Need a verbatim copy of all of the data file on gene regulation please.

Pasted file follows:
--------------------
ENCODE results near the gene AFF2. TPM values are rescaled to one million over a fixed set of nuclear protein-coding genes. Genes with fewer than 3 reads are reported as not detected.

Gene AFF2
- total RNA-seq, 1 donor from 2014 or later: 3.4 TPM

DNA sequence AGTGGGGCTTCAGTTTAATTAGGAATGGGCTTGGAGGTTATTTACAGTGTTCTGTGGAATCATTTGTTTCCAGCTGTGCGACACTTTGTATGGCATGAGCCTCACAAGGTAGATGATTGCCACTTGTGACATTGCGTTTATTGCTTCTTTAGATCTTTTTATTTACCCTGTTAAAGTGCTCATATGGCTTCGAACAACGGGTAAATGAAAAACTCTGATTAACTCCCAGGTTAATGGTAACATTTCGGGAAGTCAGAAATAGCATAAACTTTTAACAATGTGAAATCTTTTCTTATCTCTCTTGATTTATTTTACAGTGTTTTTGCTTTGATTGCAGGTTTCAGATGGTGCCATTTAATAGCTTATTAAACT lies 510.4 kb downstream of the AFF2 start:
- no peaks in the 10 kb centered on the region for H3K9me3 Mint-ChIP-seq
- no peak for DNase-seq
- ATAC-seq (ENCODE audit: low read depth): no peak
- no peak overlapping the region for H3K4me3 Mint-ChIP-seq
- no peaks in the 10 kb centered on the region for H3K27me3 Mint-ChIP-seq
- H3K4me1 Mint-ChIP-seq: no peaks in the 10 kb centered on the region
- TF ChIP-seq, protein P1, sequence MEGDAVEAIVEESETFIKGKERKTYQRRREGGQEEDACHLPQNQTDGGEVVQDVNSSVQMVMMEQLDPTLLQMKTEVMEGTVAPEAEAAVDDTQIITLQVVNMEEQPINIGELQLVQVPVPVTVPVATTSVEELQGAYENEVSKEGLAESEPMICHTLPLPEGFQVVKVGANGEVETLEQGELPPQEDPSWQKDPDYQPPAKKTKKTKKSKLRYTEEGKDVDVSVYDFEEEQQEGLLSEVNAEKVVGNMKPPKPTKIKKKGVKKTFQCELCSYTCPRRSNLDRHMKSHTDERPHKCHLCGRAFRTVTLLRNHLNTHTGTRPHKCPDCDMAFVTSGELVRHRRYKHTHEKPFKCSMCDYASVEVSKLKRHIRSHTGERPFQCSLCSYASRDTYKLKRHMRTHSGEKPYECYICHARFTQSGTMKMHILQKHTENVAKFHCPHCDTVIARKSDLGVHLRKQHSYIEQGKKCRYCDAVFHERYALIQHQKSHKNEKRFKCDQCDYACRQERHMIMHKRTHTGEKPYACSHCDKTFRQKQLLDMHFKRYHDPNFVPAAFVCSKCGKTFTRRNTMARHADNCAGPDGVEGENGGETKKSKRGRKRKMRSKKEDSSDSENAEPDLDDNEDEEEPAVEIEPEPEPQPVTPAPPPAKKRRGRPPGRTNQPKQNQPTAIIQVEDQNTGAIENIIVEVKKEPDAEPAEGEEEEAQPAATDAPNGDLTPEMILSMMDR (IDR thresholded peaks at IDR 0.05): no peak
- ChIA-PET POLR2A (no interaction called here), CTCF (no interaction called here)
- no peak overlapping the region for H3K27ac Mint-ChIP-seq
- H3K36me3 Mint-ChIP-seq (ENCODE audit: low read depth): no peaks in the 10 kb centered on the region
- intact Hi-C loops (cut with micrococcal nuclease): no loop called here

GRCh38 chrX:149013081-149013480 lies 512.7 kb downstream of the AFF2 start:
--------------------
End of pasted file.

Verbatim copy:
ENCODE results near the gene AFF2. TPM values are rescaled to one million over a fixed set of nuclear protein-coding genes. Genes with fewer than 3 reads are reported as not detected.

Gene AFF2
- total RNA-seq, 1 donor from 2014 or later: 3.4 TPM

DNA sequence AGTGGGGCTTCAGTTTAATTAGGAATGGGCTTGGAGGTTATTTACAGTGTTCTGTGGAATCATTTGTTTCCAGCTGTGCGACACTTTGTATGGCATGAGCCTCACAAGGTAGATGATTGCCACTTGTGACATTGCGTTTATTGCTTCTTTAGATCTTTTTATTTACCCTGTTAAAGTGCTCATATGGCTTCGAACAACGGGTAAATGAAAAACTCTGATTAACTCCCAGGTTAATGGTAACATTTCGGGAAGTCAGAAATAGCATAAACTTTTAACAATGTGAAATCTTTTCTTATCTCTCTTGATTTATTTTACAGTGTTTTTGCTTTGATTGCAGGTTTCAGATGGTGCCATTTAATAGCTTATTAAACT lies 510.4 kb downstream of the AFF2 start:
- no peaks in the 10 kb centered on the region for H3K9me3 Mint-ChIP-seq
- no peak for DNase-seq
- ATAC-seq (ENCODE audit: low read depth): no peak
- no peak overlapping the region for H3K4me3 Mint-ChIP-seq
- no peaks in the 10 kb centered on the region for H3K27me3 Mint-ChIP-seq
- H3K4me1 Mint-ChIP-seq: no peaks in the 10 kb centered on the region
- TF ChIP-seq, protein P1, sequence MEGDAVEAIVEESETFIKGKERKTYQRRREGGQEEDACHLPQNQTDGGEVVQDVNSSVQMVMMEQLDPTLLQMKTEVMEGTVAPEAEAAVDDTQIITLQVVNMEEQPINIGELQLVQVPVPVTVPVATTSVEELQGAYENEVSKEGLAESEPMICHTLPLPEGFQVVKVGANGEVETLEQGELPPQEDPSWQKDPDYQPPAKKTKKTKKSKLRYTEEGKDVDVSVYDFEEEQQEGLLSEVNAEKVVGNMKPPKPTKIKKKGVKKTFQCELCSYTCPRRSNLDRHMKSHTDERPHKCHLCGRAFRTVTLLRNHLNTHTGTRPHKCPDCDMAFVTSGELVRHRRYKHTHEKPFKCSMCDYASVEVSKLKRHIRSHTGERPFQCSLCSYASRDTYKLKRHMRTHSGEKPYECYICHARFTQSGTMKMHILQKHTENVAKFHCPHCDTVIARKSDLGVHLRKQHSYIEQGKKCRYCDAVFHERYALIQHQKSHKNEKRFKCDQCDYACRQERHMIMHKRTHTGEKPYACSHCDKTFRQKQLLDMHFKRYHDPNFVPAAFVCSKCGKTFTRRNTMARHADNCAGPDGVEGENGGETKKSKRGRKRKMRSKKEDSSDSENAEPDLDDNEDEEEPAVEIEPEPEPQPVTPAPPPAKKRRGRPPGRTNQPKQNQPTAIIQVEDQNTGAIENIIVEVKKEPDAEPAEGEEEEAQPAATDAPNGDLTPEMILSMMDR (IDR thresholded peaks at IDR 0.05): no peak
- ChIA-PET POLR2A (no interaction called here), CTCF (no interaction called here)
- no peak overlapping the region for H3K27ac Mint-ChIP-seq
- H3K36me3 Mint-ChIP-seq (ENCODE audit: low read depth): no peaks in the 10 kb centered on the region
- intact Hi-C loops (cut with micrococcal nuclease): no loop called here

GRCh38 chrX:149013081-149013480 lies 512.7 kb downstream of the AFF2 start: